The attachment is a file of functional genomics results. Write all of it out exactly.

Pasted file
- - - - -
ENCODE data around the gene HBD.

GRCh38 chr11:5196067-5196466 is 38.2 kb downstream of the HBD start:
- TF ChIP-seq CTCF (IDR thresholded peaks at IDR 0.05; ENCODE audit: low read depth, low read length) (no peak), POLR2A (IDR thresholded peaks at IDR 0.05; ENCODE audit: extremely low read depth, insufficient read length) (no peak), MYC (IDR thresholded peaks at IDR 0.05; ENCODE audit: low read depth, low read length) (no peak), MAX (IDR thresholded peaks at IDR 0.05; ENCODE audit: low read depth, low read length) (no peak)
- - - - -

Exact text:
ENCODE data around the gene HBD.

GRCh38 chr11:5196067-5196466 is 38.2 kb downstream of the HBD start:
- TF ChIP-seq CTCF (IDR thresholded peaks at IDR 0.05; ENCODE audit: low read depth, low read length) (no peak), POLR2A (IDR thresholded peaks at IDR 0.05; ENCODE audit: extremely low read depth, insufficient read length) (no peak), MYC (IDR thresholded peaks at IDR 0.05; ENCODE audit: low read depth, low read length) (no peak), MAX (IDR thresholded peaks at IDR 0.05; ENCODE audit: low read depth, low read length) (no peak)